Questions for Jaymee’s coach, Nicole Hunt
Training for the marathon involves walking a fine line between improvement and injury/overtraining. How are you balancing Jaymee’s workload vs. recovery to facilitate better performances while avoiding problems?
Every marathon training schedule over the last three years that I’ve written for Jaymee has been incrementally more challenging. I have written Jaymee’s schedule based on her feedback over the three years we have worked together and my own experiences training for a high level marathon. We have developed a relationship based on trust.
She trusts me to write workouts to help her run her best and I trust Jaymee to follow the plan and email me when she needs feedback. I also trust that she runs her easy days easy and takes care of the little things that are necessary to train at a high level.
How have you structured Jaymee’s training to prepare her for hitting a qualifying time?
Physically, I answered that above. Mentally, I think I have helped Jaymee believe that anything is possible. There were times during the past three years that Jaymee doubted her abilities. She ran a 2:55 in Eugene in ’08 and I told her, “Be patient — you will run faster.”
She then ran a 2:50 at California International in ’08 and she had doubts she could run sub 2:46 when they released the standard, but I told her, “You can run faster.” I was confident she could run faster because I knew her training had not reached the intensity I did when I ran my fastest and that Jaymee had not reached her physical peak yet.
In fact, as of today I believe Jaymee has much faster times in her yet given the right opportunities.
What would you say is Jaymee’s greatest strength as a competitive runner?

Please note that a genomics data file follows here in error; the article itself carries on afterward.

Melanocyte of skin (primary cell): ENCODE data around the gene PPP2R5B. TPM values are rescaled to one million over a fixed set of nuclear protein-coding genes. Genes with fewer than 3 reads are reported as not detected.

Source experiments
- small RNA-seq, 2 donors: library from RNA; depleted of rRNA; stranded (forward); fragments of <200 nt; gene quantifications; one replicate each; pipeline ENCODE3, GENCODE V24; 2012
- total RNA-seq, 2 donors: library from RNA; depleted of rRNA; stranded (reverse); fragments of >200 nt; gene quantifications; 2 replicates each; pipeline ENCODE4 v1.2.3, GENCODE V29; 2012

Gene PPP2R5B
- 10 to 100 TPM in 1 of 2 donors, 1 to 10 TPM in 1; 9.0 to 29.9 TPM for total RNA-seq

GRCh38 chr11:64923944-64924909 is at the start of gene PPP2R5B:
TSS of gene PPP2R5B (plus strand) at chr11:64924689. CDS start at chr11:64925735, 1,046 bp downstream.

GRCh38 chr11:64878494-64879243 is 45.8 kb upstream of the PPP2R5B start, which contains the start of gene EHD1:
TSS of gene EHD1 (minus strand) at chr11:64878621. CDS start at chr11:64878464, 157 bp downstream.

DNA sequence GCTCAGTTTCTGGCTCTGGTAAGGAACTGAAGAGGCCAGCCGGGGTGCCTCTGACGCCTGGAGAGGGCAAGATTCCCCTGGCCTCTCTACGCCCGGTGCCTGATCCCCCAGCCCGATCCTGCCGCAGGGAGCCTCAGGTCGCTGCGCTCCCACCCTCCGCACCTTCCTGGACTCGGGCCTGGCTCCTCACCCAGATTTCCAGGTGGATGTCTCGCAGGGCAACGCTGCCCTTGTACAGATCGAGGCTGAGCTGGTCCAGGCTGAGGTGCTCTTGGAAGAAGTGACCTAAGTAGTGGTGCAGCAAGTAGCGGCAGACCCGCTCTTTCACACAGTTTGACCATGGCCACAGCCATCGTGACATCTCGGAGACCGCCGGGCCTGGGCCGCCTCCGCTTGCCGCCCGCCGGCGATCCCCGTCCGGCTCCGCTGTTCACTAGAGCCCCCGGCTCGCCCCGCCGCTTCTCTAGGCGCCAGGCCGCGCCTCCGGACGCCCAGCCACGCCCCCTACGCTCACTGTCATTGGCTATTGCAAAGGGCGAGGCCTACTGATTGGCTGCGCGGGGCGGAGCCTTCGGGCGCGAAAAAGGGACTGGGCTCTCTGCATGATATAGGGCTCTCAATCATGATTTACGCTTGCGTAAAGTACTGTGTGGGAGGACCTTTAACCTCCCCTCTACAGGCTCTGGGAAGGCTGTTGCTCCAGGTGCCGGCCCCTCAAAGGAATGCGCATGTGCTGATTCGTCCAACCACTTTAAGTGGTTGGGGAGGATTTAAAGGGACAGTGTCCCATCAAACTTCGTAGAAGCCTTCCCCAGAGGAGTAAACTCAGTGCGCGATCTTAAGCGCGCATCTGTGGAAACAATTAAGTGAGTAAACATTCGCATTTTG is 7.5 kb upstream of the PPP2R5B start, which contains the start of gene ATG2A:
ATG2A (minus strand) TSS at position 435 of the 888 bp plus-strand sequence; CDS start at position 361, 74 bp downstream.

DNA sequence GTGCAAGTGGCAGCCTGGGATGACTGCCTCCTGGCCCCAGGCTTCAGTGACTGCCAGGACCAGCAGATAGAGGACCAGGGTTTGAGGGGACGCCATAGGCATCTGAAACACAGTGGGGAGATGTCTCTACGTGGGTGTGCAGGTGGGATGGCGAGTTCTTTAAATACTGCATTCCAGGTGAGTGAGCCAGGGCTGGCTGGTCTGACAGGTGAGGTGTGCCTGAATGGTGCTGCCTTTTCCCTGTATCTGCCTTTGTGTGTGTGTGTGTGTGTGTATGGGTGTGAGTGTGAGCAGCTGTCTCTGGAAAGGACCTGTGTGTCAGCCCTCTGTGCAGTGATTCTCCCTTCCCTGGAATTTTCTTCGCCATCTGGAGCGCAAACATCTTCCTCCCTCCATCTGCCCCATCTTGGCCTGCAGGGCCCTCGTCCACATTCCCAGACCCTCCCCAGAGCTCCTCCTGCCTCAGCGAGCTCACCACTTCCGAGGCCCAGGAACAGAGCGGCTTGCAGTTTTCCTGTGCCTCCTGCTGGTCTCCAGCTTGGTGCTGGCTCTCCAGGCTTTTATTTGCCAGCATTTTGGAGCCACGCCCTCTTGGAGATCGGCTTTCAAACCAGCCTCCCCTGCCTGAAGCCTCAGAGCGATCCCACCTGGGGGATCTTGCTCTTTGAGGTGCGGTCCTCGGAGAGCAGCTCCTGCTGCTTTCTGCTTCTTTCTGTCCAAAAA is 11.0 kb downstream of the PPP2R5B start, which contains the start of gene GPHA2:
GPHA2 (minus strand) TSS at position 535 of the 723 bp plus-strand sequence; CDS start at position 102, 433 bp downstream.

Her intense drive to do everything possible to become the fastest runner she can be.
I realized the value of having a coach very soon after I started running. I am a very self-motivated person which is great for getting me out the door every day to train. The problem is that my drive causes me to push myself a little harder than I should, so I can’t be trusted to make the best decisions for my training. Nicole, like any good coach, is my training conscience and helps me keep everything in perspective.
She says that she is very much like me in many ways, so I know that she understands what drives me. We have a very good working relationship. While I totally respect her experience and advice, sometimes I respectfully decline to go with it in an effort to push myself and learn whatever lesson can be learned on my own. I’m always up front about this with her.
These lessons can be painful, but they add to the whole experience of running. I know that it must be hard for a coach to watch an athlete learn the same painful lessons that they learned many years before, but there’s really no way to transfer the experience and essence of those lessons to another person simply by telling them the story or directing them to do something a certain way. Training is just one big life lesson.